Empresario Stephen F. Austin (1793-1836) is considered by many the “Father of Texas” for leading the first Anglo-American colony into the then-Mexican territory back in the 1820s. A few years later, while on a diplomatic mission to Mexico City, Austin was arrested on suspicion of plotting Texas independence and imprisoned for virtually all of 1834. During this time he kept a secret diary of his thoughts and musings—much of it written in Spanish.
Austin Pen is my interpretation of Austin’s scribblings in this miniature prison journal (now in the collection of the wonderful Dolph Briscoe Center for American History, in the Texas city that bears his name). The little leather-bound book is filled with notes in ink and pencil—some of the faded penciled pages traced in ink years later by Austin’s nephew Moses Bryan.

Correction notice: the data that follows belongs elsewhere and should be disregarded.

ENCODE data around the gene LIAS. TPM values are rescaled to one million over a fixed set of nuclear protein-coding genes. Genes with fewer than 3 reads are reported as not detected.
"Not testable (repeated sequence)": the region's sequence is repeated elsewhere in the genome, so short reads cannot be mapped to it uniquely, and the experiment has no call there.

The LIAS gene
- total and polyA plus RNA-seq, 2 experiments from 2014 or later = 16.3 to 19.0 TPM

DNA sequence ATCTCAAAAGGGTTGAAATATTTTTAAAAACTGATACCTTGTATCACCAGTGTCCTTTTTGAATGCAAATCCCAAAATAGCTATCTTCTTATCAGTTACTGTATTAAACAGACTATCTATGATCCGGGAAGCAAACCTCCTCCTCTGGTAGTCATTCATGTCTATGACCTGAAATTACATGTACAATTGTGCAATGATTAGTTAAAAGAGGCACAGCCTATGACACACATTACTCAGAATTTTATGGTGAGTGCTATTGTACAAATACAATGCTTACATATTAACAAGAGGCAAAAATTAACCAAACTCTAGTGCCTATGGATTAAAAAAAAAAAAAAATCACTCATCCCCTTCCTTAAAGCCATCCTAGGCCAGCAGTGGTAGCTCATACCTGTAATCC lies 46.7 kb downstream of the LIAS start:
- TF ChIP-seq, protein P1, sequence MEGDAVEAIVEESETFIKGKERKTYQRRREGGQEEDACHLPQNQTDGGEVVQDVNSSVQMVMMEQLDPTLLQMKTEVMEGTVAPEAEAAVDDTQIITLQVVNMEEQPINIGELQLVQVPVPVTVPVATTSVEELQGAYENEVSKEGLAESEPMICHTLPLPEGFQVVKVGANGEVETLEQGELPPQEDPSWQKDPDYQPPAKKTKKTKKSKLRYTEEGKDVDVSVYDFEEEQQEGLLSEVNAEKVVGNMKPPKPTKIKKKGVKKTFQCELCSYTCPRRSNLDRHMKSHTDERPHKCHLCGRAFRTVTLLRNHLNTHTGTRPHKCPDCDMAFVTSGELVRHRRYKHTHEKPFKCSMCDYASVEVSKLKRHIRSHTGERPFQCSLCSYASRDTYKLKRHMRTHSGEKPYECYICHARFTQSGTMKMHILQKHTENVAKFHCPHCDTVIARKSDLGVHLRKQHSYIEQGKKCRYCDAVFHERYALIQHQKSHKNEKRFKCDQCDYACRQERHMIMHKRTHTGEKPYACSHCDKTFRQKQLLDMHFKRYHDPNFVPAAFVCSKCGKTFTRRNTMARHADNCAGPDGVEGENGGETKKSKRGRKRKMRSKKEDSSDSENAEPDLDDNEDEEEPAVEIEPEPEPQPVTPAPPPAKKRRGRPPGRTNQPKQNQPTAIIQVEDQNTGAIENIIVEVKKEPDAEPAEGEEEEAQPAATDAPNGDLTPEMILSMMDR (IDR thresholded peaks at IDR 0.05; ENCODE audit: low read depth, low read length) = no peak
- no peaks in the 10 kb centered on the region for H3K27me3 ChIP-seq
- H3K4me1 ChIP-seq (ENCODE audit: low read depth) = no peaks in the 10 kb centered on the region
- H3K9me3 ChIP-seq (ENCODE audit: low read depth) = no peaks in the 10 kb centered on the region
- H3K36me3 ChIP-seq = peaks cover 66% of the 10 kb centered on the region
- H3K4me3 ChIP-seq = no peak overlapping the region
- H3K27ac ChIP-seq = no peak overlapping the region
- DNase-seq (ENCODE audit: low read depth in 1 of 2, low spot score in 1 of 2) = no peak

A genuine replication of 19th century cursive, Austin Pen has two styles: a fine regular weight, along with a bold style that replicates passages written with an over-inked pen. Each is legible and evocative of commonplace American penmanship of two centuries ago.
Austin Pen Bold